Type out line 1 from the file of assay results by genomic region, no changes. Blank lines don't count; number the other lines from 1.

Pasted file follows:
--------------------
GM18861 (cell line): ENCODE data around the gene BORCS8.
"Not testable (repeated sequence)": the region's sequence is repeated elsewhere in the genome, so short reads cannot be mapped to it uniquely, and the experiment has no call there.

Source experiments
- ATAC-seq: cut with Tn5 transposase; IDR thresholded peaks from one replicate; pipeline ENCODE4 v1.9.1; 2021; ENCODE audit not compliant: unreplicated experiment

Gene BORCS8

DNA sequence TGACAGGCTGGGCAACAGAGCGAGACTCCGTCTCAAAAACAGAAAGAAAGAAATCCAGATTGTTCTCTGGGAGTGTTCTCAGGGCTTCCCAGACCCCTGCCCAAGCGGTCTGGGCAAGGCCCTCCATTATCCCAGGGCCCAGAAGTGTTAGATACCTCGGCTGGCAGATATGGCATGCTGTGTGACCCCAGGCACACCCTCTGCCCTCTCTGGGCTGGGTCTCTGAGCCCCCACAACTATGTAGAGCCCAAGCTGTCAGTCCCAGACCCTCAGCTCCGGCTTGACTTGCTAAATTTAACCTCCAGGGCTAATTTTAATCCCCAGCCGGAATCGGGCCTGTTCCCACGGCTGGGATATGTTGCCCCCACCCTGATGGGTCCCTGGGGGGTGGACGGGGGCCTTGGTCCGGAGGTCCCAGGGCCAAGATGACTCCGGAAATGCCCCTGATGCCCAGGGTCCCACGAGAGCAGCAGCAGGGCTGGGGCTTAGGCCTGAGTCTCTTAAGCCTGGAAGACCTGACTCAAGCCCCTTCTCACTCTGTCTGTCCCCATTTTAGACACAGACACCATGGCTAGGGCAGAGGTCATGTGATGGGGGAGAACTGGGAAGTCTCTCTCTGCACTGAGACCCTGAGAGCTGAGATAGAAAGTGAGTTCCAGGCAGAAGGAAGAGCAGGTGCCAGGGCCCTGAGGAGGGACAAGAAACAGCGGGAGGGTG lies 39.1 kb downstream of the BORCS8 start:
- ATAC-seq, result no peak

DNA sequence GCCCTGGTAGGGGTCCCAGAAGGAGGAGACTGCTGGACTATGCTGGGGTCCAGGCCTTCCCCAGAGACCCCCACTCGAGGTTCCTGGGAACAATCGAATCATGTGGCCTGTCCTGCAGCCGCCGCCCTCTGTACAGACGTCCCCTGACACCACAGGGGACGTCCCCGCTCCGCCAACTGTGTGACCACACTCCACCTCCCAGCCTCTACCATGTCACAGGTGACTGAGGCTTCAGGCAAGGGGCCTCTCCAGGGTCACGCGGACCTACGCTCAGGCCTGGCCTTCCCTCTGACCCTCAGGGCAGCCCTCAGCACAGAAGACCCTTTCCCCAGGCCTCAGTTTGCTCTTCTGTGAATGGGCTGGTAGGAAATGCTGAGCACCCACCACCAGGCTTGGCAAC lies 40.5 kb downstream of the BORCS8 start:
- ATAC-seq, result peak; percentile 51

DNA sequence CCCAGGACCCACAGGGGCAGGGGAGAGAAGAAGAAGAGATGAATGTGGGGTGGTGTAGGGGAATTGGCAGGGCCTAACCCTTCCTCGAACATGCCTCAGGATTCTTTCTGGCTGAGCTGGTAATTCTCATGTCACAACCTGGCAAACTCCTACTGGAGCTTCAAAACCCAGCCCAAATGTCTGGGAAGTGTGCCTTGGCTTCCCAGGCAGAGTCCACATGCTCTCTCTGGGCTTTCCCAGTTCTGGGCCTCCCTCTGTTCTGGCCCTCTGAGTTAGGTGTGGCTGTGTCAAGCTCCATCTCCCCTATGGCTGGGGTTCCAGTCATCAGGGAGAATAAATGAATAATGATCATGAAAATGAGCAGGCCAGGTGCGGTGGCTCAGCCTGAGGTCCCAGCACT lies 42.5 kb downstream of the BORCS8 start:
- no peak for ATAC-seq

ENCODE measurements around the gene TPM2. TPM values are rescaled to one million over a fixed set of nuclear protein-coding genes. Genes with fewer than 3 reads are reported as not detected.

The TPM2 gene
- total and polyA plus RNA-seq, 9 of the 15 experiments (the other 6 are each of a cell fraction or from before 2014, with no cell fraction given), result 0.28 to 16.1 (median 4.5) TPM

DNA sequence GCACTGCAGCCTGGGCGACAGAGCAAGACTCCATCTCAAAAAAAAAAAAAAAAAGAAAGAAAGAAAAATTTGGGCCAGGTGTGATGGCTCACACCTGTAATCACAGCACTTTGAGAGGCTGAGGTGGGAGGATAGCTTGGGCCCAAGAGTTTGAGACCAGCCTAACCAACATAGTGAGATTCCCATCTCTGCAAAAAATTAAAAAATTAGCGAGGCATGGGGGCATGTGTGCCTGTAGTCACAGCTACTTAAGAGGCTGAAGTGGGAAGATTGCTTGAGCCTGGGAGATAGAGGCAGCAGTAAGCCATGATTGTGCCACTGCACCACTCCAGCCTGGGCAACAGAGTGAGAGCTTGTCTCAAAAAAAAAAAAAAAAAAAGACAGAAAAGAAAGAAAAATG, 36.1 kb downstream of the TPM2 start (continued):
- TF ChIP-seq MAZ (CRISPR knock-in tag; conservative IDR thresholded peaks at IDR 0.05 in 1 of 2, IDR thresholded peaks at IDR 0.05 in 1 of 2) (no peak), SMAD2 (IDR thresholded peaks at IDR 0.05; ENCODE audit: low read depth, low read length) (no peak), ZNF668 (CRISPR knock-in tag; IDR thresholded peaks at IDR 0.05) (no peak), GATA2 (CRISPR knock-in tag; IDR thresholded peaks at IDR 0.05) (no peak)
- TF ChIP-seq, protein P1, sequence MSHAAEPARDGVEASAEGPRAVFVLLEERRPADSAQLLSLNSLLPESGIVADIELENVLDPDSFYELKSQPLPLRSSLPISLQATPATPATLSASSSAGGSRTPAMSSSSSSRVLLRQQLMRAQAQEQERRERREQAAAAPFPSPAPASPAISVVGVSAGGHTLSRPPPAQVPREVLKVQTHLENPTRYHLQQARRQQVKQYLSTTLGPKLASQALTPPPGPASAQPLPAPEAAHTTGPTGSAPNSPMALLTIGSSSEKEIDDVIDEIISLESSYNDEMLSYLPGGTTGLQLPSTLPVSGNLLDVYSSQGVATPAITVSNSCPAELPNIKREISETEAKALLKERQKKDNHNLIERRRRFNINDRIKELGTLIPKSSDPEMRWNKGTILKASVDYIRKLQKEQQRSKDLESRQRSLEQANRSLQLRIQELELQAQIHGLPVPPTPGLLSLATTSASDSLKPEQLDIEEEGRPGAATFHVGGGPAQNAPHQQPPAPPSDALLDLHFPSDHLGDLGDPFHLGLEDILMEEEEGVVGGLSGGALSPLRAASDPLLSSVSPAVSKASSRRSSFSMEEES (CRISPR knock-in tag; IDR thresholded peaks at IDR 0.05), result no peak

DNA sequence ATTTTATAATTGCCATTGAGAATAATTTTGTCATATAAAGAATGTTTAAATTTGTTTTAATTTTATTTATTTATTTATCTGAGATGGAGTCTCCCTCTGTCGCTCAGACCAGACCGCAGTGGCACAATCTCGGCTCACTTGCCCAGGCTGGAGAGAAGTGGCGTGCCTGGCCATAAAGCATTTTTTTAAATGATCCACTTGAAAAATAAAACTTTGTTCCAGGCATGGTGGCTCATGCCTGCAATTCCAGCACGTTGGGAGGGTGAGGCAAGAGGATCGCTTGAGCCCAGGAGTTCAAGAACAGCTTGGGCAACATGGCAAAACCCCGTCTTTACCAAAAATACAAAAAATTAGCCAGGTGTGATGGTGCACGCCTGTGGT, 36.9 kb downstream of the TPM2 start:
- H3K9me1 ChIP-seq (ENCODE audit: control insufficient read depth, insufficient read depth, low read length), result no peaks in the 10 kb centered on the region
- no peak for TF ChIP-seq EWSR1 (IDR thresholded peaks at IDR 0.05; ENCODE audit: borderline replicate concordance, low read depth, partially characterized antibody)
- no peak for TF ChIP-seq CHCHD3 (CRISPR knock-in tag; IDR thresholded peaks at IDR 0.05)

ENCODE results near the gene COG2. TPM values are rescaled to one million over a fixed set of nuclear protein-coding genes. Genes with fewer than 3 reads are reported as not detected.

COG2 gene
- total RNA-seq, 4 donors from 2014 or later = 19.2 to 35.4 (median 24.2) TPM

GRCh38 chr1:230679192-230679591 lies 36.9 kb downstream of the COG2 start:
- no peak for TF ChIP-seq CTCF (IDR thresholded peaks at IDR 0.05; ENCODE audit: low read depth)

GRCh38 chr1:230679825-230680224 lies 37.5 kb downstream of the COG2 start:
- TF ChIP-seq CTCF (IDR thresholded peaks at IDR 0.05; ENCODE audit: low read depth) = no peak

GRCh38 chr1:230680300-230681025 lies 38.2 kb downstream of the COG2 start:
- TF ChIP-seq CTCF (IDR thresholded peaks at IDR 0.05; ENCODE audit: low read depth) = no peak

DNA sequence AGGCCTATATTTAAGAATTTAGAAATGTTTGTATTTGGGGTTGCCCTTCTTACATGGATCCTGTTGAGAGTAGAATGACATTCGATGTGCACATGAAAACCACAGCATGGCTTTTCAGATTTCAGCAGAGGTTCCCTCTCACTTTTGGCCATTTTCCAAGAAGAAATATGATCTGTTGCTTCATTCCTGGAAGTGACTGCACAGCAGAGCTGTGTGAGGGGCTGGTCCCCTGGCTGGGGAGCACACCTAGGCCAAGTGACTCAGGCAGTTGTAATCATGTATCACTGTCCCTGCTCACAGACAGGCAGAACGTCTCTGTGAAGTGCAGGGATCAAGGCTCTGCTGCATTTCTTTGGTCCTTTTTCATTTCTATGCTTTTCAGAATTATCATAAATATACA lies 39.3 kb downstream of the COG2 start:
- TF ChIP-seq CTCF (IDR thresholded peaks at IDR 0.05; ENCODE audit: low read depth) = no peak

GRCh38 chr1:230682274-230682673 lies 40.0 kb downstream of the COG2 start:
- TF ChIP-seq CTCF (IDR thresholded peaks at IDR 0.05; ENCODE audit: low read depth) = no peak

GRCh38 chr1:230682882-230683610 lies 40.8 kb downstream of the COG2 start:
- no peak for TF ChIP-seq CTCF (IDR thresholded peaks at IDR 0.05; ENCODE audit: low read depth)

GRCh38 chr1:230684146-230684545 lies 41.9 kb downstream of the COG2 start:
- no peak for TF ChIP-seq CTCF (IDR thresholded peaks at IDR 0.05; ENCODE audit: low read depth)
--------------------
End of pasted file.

GM18861 (cell line): ENCODE data around the gene BORCS8.